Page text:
The United Nations High Commissioner for Refugees (UNHCR) is a UN agency mandated to aid and protect refugees, forcibly displaced communities, and stateless people, and to assist in their voluntary repatriation, local integration or resettlement to a third country. It is headquartered in Geneva, Switzerland, with over 17,300 staff working in 135 countries.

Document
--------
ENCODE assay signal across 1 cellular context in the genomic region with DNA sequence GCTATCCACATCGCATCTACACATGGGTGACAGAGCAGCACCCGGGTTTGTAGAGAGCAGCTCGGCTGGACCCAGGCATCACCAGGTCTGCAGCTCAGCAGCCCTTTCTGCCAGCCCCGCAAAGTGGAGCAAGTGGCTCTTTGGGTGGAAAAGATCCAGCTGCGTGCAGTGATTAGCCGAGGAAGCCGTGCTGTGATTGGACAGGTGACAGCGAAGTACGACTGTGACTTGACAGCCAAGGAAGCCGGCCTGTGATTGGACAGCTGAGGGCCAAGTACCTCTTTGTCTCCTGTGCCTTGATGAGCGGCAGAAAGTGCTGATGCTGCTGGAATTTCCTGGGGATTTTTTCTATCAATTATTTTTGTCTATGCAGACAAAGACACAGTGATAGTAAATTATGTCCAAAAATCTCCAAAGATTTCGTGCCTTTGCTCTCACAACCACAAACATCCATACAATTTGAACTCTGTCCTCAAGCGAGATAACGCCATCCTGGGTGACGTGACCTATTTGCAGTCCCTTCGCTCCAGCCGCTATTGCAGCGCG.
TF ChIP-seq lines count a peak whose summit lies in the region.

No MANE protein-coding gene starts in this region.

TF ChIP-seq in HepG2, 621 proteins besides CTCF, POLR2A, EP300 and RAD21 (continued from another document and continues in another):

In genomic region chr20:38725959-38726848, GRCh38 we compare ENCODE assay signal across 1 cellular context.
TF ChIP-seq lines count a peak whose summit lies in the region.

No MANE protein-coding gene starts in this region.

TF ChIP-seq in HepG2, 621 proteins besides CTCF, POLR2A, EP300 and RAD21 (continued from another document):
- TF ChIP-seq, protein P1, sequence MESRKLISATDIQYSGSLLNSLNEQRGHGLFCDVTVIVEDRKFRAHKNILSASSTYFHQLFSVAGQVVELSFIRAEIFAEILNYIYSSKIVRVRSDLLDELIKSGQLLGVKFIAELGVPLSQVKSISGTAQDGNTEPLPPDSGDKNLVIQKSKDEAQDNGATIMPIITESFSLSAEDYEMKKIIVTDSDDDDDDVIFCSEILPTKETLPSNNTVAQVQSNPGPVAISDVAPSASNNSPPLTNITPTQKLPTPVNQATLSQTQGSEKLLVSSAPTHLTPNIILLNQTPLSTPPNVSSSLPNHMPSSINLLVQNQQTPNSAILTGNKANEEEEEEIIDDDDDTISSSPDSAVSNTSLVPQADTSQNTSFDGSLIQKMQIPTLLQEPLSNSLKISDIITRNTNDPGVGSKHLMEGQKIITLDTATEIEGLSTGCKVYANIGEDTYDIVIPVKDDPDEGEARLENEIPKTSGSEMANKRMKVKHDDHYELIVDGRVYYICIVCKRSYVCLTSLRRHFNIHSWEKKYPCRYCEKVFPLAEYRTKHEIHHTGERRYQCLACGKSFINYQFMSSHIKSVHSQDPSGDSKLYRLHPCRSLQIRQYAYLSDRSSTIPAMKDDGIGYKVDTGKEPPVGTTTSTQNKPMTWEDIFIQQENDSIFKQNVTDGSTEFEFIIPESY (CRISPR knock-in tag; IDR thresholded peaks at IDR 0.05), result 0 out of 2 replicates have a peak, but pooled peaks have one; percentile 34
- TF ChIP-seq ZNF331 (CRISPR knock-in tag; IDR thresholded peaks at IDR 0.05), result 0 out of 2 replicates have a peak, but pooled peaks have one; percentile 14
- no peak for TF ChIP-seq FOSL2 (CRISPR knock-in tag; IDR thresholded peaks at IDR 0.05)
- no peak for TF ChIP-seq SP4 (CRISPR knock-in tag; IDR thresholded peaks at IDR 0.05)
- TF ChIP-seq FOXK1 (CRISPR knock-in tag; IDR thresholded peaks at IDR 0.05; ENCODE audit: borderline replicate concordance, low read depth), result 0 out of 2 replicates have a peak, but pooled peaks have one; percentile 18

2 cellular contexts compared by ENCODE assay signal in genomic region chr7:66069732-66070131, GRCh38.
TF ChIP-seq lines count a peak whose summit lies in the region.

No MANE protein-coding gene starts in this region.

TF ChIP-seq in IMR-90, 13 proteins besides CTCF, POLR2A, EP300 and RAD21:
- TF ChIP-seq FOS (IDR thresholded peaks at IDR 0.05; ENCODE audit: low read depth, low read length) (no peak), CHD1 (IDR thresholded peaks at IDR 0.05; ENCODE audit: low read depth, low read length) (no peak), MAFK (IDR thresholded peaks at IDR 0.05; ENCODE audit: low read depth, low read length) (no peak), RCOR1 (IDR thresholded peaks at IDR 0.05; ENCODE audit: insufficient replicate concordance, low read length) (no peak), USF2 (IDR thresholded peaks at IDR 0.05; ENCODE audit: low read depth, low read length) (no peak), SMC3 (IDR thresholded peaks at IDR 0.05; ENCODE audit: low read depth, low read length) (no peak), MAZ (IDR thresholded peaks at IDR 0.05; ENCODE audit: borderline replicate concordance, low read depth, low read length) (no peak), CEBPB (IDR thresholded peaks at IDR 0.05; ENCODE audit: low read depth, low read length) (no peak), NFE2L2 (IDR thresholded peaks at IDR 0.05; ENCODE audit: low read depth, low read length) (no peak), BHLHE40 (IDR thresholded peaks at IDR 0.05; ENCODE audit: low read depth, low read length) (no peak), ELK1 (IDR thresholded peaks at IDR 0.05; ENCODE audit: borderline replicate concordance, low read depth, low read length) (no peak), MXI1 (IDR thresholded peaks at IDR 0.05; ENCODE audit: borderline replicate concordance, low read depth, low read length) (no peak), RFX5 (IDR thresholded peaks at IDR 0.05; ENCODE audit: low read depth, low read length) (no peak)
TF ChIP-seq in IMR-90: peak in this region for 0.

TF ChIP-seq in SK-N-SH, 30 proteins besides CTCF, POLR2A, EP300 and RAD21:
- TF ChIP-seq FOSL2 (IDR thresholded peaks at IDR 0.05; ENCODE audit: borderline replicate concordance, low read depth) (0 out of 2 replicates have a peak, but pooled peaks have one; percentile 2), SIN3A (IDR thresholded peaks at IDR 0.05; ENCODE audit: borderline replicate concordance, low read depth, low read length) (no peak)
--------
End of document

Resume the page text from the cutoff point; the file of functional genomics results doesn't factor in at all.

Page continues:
UNHCR was created in 1950 to address the refugee crisis that resulted from World War II. The 1951 Refugee Convention established the scope and legal framework of the agency's work, which initially focused on Europeans uprooted by the war. Beginning the late 1950s, displacement caused by other conflicts, from the Hungarian Uprising to the decolonization of Africa and Asia, broadened the scope of UNHCR's operations. Commensurate with the 1967 Protocol to the Refugee Convention, which expanded the geographic and temporal scope of refugee assistance, UNHCR operated across the world, with the bulk of its activities in developing countries. By its 65th anniversary in 2015, the agency had assisted more 50 million refugees worldwide. As of June 2020, UNHCR has over 20 million refugees under its mandate.